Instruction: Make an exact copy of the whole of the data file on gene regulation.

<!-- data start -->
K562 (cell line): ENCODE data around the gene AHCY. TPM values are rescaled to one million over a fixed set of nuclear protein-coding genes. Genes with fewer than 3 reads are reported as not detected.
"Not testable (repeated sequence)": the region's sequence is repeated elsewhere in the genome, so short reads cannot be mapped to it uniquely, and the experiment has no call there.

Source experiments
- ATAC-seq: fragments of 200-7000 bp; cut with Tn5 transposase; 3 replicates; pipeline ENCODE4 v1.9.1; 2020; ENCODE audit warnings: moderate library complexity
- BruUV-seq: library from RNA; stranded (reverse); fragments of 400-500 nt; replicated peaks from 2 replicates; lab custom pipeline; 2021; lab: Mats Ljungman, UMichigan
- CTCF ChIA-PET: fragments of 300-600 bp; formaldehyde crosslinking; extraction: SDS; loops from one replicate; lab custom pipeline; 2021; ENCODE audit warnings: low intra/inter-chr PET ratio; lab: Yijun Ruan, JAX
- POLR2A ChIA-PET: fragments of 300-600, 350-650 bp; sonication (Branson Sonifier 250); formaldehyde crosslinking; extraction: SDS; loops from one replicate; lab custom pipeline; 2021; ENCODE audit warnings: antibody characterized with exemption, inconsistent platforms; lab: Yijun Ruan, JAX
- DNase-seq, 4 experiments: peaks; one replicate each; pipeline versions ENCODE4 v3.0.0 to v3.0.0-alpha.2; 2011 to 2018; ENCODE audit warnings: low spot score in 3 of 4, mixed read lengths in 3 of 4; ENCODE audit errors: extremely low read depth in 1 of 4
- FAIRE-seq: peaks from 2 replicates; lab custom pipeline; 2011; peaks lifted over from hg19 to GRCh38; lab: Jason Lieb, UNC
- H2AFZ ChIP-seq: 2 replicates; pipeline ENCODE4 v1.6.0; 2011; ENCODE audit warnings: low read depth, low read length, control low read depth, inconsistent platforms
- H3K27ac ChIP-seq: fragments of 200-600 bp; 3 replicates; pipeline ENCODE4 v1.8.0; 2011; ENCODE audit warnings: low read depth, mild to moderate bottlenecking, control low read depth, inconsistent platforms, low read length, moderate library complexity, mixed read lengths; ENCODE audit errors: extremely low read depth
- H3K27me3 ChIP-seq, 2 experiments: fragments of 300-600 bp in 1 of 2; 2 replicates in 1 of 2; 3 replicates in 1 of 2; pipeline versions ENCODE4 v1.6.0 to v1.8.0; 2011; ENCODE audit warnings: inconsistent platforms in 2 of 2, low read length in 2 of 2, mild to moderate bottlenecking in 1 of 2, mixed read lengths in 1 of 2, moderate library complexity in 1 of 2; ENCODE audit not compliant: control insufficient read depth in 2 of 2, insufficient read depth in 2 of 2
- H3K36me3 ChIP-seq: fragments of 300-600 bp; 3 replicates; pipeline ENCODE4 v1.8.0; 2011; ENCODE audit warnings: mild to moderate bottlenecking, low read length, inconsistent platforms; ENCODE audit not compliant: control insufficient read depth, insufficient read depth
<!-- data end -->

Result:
K562 (cell line): ENCODE data around the gene AHCY. TPM values are rescaled to one million over a fixed set of nuclear protein-coding genes. Genes with fewer than 3 reads are reported as not detected.
"Not testable (repeated sequence)": the region's sequence is repeated elsewhere in the genome, so short reads cannot be mapped to it uniquely, and the experiment has no call there.

Source experiments
- ATAC-seq: fragments of 200-7000 bp; cut with Tn5 transposase; 3 replicates; pipeline ENCODE4 v1.9.1; 2020; ENCODE audit warnings: moderate library complexity
- BruUV-seq: library from RNA; stranded (reverse); fragments of 400-500 nt; replicated peaks from 2 replicates; lab custom pipeline; 2021; lab: Mats Ljungman, UMichigan
- CTCF ChIA-PET: fragments of 300-600 bp; formaldehyde crosslinking; extraction: SDS; loops from one replicate; lab custom pipeline; 2021; ENCODE audit warnings: low intra/inter-chr PET ratio; lab: Yijun Ruan, JAX
- POLR2A ChIA-PET: fragments of 300-600, 350-650 bp; sonication (Branson Sonifier 250); formaldehyde crosslinking; extraction: SDS; loops from one replicate; lab custom pipeline; 2021; ENCODE audit warnings: antibody characterized with exemption, inconsistent platforms; lab: Yijun Ruan, JAX
- DNase-seq, 4 experiments: peaks; one replicate each; pipeline versions ENCODE4 v3.0.0 to v3.0.0-alpha.2; 2011 to 2018; ENCODE audit warnings: low spot score in 3 of 4, mixed read lengths in 3 of 4; ENCODE audit errors: extremely low read depth in 1 of 4
- FAIRE-seq: peaks from 2 replicates; lab custom pipeline; 2011; peaks lifted over from hg19 to GRCh38; lab: Jason Lieb, UNC
- H2AFZ ChIP-seq: 2 replicates; pipeline ENCODE4 v1.6.0; 2011; ENCODE audit warnings: low read depth, low read length, control low read depth, inconsistent platforms
- H3K27ac ChIP-seq: fragments of 200-600 bp; 3 replicates; pipeline ENCODE4 v1.8.0; 2011; ENCODE audit warnings: low read depth, mild to moderate bottlenecking, control low read depth, inconsistent platforms, low read length, moderate library complexity, mixed read lengths; ENCODE audit errors: extremely low read depth
- H3K27me3 ChIP-seq, 2 experiments: fragments of 300-600 bp in 1 of 2; 2 replicates in 1 of 2; 3 replicates in 1 of 2; pipeline versions ENCODE4 v1.6.0 to v1.8.0; 2011; ENCODE audit warnings: inconsistent platforms in 2 of 2, low read length in 2 of 2, mild to moderate bottlenecking in 1 of 2, mixed read lengths in 1 of 2, moderate library complexity in 1 of 2; ENCODE audit not compliant: control insufficient read depth in 2 of 2, insufficient read depth in 2 of 2
- H3K36me3 ChIP-seq: fragments of 300-600 bp; 3 replicates; pipeline ENCODE4 v1.8.0; 2011; ENCODE audit warnings: mild to moderate bottlenecking, low read length, inconsistent platforms; ENCODE audit not compliant: control insufficient read depth, insufficient read depth